Republicans are responding to last night’s historic passage of health care reform legislation by threatening to run a campaign to repeal it. In fact, moments after the House passed the bill, Rep. Michele Bachmann (R-MN) told protesters, “tomorrow, we’re going to file a discharge petition at the desk. We’re going to get every Republican to sign it and anybody else. If we get 218 signatures, Nancy Pelosi is forced to bring the repeal bill to the floor for a vote.” “Because we are putting the marker down now. We’re going to continue to fight to repeal this thing and we’re filing it tomorrow,” Bachmann added.
Some more, shall we say, moderate, leaders in the party agreed:
— ROVE: They also have the ability, and I hope they use it, to stand up and say as one that it will be the first priority of a Republican House and a Republican Senate to repeal this bill.” [Fox, 3/21/2010]
— ROMNEY: “For these reasons and more, the act should be repealed. That campaign begins today.” [The Corner, 3/22/2010]
— MCCAIN: “We’re going to try to repeal this and we’re going to have a very spirited campaign coming up between now and November. And there will be a very heavy price to pay for it.” [GMA, 3/22/2010]
Republicans will certainly try to run the November campaign on a pledge to repeal the bill, but it’s unlikely that they’ll muster the necessary votes or convince Americans that they should re-open the doughnut hole, allow insurers to deny coverage to children because of pre-existing conditions and bring back lifetime spending caps. As former bush speechwriter David Frum pointed out, “No illusions please: This bill will not be repealed.” Former Senate Majority Leader Bill Frist (R-TN) also predicted that “repeal’s not going to happen” this morning on MSNBC.
If conservatives can’t find a way to repeal the bill in Congress, they will likely encourage the 36 states that are already considering suing the federal government for imposing an individual mandate, to proceed with their legal challenges. Today, Florida’s attorney general confirmed that he will “file a lawsuit with nine other state attorneys general opposing the health care legislation passed by Congress” and Virginia’s Attorney General Ken Cuccinelli has promised to file suit as soon as the ink dries. Virginia and Idaho have even passed legislation allowing their citizens to opt out of the individual mandate and Arizona is considering the question on its ballot in November.
But these lawsuits seem as frivolous as the tort cases Republicans rally against. As Professor Timothy Jost of Washington & Lee University School of Law explained this morning on Washington Journal, “under the constitution as it has been interpreted by the Supreme Court — and that is really our constitution. Everyone has their own interpretation, but constitutional law is made by the Supreme Court — over the last 80 years, I do not see any serious problem with this legislation, and Congress did not either.” Jost noted that the individual requirement, which does not apply to anyone who is under the filing limit of $12,000 for individuals or $16,000 for couples or levy a criminal penalty for those who go without insurance — will likely stand up to a constitutional challenge:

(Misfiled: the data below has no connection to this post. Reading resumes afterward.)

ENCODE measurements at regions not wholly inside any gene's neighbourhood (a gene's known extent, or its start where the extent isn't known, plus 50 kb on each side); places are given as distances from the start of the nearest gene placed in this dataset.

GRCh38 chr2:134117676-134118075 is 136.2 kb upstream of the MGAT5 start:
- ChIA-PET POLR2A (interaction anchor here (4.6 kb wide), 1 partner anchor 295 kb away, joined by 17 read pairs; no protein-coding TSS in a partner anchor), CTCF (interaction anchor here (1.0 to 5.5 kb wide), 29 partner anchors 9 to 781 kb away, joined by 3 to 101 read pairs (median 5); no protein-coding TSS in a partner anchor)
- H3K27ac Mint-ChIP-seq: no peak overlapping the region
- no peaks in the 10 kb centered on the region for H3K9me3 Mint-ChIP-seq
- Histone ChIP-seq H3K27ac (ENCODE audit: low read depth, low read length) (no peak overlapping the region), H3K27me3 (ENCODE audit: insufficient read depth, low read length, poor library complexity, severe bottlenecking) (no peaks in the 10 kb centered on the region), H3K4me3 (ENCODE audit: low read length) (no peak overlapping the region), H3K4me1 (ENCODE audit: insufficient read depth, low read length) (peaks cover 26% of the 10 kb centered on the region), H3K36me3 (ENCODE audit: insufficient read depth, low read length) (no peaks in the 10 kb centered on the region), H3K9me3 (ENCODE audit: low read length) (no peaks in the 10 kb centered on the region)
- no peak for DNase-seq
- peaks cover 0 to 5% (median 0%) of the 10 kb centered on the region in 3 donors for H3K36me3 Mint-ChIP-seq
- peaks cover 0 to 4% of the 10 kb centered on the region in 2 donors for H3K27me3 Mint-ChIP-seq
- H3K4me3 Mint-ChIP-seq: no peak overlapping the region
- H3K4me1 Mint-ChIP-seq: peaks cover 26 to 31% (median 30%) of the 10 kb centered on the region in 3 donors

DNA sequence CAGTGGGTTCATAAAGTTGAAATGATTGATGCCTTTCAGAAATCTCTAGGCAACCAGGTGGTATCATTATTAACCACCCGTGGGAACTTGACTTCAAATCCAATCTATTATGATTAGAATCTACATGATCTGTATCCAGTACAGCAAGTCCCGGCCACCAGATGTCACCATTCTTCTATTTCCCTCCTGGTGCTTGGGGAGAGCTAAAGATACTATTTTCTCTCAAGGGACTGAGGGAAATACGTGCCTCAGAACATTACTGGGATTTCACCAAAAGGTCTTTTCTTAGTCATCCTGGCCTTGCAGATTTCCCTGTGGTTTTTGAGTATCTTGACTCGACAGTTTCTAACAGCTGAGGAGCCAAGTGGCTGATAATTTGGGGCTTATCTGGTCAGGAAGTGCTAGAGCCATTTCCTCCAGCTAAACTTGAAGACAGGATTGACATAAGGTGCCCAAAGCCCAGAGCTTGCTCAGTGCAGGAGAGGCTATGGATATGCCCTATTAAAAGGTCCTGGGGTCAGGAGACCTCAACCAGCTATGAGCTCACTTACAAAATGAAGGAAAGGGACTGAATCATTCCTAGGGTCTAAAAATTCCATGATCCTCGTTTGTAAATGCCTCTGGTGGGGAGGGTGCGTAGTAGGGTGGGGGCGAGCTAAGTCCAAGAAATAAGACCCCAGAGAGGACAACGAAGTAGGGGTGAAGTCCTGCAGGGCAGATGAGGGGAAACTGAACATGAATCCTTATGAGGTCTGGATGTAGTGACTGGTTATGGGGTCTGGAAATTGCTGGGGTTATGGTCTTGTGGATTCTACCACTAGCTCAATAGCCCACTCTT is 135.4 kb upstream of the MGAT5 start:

JOST: Well, what the Virginia law says is, ‘nobody can make our citizens buy health insurance.’ They can say what they want to. But under the supremacy clause, a sate cannot tell the federal government what to do…the Commerce Clause says Congress has the authority to regulate commerce among the states. And since the 1930’s, that power has been interpreted very broadly….basically, the law now is that if there is any kind of economic activity involved, Congress has the power to regulate it. And of course Congress does. We have lots of federal laws, regulating all sorts of economic activity. The decision of when to buy insurance — do I buy it now when I’m healthy or do I buy it once I’m in not ambulance on the way to the hospital — is an economic decision and Congress clearly has the power to regulate it. And once Congress has the power to do something under the supremacy clause, its laws are supreme to the laws of the states and the tenth amendment only provides that states retain powers that are not granted to Congress.
Watch Jost discuss the legal precedent:
Earlier today, during an interview with Barry Young & Michele Larson on 550 AM KFYI-Phoenix, McCain was asked how much confidence he had in the state lawsuits. After pausing, the senator said, “I don’t know, except to say we’ve gotta try it… We’ve got to try it. I really don’t know, except to say, if we don’t try it, we will regret that for a long time.”